Interview with Co-Founder Jane Best - International Women's Day

By Maria Katsika


Interview with Co-Founder Jane Best - International Women's Day

Meet our co-founder and co-director, Jane Best, and hear her views on International Women’s Day, equality, being a woman in business and advice to women following in her path.

What does International Women's Day mean to you?

International women’s day means a lot, but it is a bit bitter sweet. It's wonderful to celebrate women and to have a day where you can be introduced to lots of wonderful women around the world doing amazing things. However the fact that we need a special day lacks progress to me. I hope for my grandchildren's generation that International Women’s Day will seem archaic because we are living in an equal world with equal rights. Will we make that much progress? I don’t know. On a positive note it is a wonderful celebration of some very impressive women.

Who are the women you've looked up to in the past and who inspires you today?

That is a really hard question, and when I was thinking about it I thought of all the amazing women throughout history that have achieved so much against all the odds: there are actually too many to name, but the one woman in fact who really inspires me is my mother. Because she is a really exceptional person who would never think of herself in that way. She is nearly 93, and learns something new everyday. She is not afraid to use technology and uses her mobile phone for everything, online banking shopping, sending gifts etc. She has an iPad, and a laptop for photoshop. She has recently started online German classes with a teacher in Tangiers. She has never stopped helping other people throughout her life, as well as bringing up her family. She has been a teacher, worked for the probation service, volunteered for the Samaritans, the Citizens Advice Bureau (which she started in her 80’s.) She has only just stopped teaching adults with learning difficulties to read, and listening to the children read in her village primary school. She has done all of this as well as being an artist and being a very accomplished dressmaker. She never stops reading and her knowledge of costume, history and politics is amazing.

Which female role model / icon (dead or alive) would you love to design jewellery for?

There is no one woman who I would like to design jewellery for. I want to design jewellery for any woman who wishes to wear it.

What advice would you give to women starting a career in jewellery?

If I met someone who was going to start out in jewellery today I would say, get yourself a mentor. Someone who has already done it and who is generous and kind and helpful. Go on a good business course because you need some basic business knowledge to simply sell your jewellery at the right price. Ask yourself what kind of ethics you have, what responsibilities you have to people and the planet, and then build your company around that. Do not compromise.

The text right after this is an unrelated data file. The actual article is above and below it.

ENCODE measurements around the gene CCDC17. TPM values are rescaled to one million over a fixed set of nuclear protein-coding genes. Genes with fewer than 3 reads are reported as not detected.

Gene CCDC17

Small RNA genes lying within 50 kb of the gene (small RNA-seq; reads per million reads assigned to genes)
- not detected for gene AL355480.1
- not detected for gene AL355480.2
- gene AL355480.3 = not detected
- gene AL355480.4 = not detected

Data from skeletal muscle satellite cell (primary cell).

What does a bright future look like to you and your business?

A bright future to me looks like our country following France's lead with abortion laws. Rights for women. A bright future looks like our taxes going towards health and education and raising up those in our society that need our help. Making our society less self centred and more community based. All of this would help our business, we can't exist unless people are happy, healthy and well paid.

What advice would you give to your younger self?

Don't waste time and energy on people that don’t love you. Go where the love is.

What have been the challenges you've faced in your career? How did you overcome them?

The biggest challenge I have had in my career is having children. I dont think it's any easier now than it was when I had them. Working with small children is a nightmare. It's expensive and you feel guilty all the time that you are letting them or work down. 

What's been your proudest achievement?

My proudest achievement is building a strong personal and working relationship with my husband, Stephen, having our two wonderful children, and having some really lovely friends. Yes, our business is important, and I’m really proud of it. It's supported us and given us a living for 30 years, it's provided a creative outlet for us and everyone who works here and supported them to hopefully lead a good life.  But when I’m lying on my deathbed I don't think I will be wishing I had worked harder!


Read a bit more about Jane’s journey and background here.

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